No 264 - Longines HydroConquest Chronograph

I have never really been a fan of Longines. I had had a dress watch in the past and the only other model I had really cared for was their Legend Diver. The reason why I never had owned one of those was that I back in 2012 participated in a passaround which gave me the chance to try out the Legend Diver for a couple of days and I found it to be a polished dress diver which wasn’t something that appealed to me.

I’ve always thought that the HydroConquest series have been a little too boring so they were never something I had ever considered buying. A good entry watch perhaps for a non-watch nerd who wanted to buy their first real Swiss made watch but was looking in a more affordable category than Rolex and Omega but wanted something a little more exclusive than your regular Certina and Tissot watches. What made me buy this chronograph back in October 2015 was mainly three things. 1) The beautifully faded insert made it look really nice. 2) Being a quartz chronograph meant it was going to be more or less maintenance free and I wasn’t going to be surprised by a big service cost. 3) The reasonable price it was being sold to meant I wasn’t going to make a huge loss when I later was going to sell it. I was actually very happy and surprised by it and wore it quite much. The only thing I didn’t like about it was its polished center links. They had to go, so I handed it to a Longines AD who helped me out brushing the whole bracelet which gave it a much more tool-watch look. 

#264 - The Longines HydroConquest quartz chronograph, ref. L3.643.4.96.6

This watch was later sold to a good friend of mine who’d started to become more and more interested in watches and who wanted a decent first watch. A year later after he'd been wearing the HydroConquest he bought himself a Rolex SD 16600 and I helped him to sell the Longines. So I guess the Hydroconquest did its job well in dragging down another soul in the watch swamp. The prices for a used Hydroconquest are usually very reasonable. I think you get a lot of watch for what you spend and even though you perhaps don’t get the most exciting watch it is still a very good all-round watch that can be used for pretty much anything.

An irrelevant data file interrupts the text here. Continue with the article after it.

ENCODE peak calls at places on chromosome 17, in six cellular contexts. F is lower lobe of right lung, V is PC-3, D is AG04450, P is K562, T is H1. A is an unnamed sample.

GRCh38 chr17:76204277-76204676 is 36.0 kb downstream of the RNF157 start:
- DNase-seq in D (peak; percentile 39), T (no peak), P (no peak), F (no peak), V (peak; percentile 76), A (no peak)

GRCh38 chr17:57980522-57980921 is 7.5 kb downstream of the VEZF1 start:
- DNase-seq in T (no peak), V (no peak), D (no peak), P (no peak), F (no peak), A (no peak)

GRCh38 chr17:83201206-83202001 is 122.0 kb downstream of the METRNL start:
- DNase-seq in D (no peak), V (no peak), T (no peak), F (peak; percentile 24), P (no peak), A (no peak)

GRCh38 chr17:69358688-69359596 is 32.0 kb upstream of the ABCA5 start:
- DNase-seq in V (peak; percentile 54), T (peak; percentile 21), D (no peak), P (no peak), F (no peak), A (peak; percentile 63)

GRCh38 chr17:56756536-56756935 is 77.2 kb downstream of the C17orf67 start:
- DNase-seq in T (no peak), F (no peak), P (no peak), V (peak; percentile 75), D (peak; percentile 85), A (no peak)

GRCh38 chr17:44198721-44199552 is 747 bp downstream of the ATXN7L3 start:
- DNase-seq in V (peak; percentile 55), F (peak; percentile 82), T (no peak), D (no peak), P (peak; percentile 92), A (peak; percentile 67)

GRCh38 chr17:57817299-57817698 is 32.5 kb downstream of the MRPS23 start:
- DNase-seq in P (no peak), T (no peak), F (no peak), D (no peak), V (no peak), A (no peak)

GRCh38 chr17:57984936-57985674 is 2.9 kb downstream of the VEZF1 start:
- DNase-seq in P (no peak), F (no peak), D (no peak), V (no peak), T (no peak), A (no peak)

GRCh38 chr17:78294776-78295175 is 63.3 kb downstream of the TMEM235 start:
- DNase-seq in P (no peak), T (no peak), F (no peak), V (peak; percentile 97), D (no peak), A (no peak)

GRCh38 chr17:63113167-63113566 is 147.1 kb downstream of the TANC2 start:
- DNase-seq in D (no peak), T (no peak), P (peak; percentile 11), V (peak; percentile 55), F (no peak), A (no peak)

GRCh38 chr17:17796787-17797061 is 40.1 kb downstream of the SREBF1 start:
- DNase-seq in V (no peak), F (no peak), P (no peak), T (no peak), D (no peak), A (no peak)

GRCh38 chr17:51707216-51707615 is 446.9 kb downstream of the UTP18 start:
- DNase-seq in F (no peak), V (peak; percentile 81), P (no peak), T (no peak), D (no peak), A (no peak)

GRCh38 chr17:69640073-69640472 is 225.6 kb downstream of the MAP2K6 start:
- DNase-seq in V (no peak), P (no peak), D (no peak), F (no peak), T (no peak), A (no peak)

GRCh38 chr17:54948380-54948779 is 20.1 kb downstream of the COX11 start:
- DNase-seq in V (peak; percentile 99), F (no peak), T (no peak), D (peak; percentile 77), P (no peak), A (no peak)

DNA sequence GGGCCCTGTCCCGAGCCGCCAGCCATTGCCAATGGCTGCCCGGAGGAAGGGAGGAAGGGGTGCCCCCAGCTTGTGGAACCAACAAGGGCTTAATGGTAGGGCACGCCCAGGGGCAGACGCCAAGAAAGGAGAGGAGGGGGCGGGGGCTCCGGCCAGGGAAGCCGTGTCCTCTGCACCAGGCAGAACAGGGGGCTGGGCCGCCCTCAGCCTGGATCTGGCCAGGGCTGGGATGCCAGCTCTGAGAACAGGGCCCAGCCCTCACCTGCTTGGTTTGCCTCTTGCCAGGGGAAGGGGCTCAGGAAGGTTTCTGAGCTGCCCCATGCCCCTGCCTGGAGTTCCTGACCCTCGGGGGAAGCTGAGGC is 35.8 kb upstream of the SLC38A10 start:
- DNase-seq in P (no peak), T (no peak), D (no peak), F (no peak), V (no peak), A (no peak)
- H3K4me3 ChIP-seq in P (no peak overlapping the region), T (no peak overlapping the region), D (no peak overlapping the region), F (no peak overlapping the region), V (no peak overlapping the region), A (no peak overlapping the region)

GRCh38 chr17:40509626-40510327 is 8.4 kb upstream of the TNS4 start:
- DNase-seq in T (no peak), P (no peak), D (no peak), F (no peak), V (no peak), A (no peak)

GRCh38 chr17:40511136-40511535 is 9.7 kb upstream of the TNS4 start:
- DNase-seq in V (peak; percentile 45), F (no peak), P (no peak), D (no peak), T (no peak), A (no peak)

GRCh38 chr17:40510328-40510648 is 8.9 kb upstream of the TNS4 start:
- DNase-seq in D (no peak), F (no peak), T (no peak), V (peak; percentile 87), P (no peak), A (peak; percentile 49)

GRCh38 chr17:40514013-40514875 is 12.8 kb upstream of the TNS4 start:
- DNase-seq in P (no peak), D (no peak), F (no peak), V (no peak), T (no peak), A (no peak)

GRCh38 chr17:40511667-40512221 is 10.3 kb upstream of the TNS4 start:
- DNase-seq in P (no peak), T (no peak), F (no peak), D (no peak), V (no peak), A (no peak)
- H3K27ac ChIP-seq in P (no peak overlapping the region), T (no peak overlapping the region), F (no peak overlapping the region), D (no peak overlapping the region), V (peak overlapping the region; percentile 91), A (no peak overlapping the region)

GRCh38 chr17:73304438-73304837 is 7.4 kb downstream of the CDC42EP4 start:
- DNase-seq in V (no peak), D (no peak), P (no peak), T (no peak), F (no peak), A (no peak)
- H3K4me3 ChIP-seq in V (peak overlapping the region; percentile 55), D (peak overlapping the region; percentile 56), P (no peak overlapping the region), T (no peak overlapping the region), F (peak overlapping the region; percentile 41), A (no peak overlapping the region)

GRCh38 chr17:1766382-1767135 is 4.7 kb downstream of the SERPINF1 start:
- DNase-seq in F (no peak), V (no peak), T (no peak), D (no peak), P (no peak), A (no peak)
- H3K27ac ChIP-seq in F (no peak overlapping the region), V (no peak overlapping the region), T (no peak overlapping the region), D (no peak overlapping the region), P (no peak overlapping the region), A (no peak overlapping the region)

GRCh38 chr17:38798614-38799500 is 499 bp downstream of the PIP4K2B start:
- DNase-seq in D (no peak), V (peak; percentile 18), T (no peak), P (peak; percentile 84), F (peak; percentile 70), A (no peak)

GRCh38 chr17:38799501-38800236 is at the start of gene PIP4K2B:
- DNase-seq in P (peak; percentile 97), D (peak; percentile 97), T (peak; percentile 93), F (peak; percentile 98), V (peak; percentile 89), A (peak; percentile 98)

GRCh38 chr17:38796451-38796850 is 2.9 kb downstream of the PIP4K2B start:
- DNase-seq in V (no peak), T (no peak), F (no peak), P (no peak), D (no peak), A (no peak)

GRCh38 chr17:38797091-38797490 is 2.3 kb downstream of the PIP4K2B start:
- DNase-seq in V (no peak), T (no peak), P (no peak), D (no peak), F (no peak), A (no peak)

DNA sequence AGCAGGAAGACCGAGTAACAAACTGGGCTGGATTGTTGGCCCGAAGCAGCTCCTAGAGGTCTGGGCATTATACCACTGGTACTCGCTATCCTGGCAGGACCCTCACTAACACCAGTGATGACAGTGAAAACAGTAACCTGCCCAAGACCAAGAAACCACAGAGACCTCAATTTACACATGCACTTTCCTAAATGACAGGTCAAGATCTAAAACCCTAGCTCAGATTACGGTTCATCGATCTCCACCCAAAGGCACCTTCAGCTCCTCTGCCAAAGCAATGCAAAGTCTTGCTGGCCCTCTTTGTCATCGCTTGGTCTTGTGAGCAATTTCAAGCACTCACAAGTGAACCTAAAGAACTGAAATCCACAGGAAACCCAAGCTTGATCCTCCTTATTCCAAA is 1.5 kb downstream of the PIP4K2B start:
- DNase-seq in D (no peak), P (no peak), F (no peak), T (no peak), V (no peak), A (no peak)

On a 22mm croc leather. If I'm not mistaken the lug width was 21mm on this watch because I have a slight memory of having to squeeze it in.

© All pictures by a Watch Flipper's Diary unless noted. 


No 263 - Citizen Navihawk

Citizen Navihawk. I can’t remember how or why I ended up with this watch. It’s nothing I’d usually look for so my best bet is that I accepted it as a means of payment in some other watch deal. The watch was cool though. Tons of features but I don’t think I even opened up the manual to learn about them. From reading the specifications you could tell that this watch could be a pretty nice travel companion using the atomic time keeping function that would automatically synchronize to all the different time zones around the world. 

#262 - The Citizen Navihawk, ref. JY8035-04E.

The watch itself looked pretty cool with its extremely busy dial and PVD treatment. It looked professional. It measured 48mm excl. crown but I don’t remember that the size bothered me, instead I remember it wore pretty nice for being that big. What I liked the most was the rubber that had the big NAVIHAWK print all over but I think Citizen should have fitted it with a better clasp than the cheap generic kind that you find on so many rubbers. I assume it’s a pilot’s watch but I have no clue how it compares to e.g. Breitling’s pilot series. Are Citizen doing their own thing? Are they copying Breitling? Are the features better/worse than Breitling’s? Should you even compare the two? I have no clue whatsoever. All in all it felt like a decent watch of good quality that could do a whole lot more than I figured out.

© All pictures by a Watch Flipper's Diary unless noted.


No 262 - Omega Speedmaster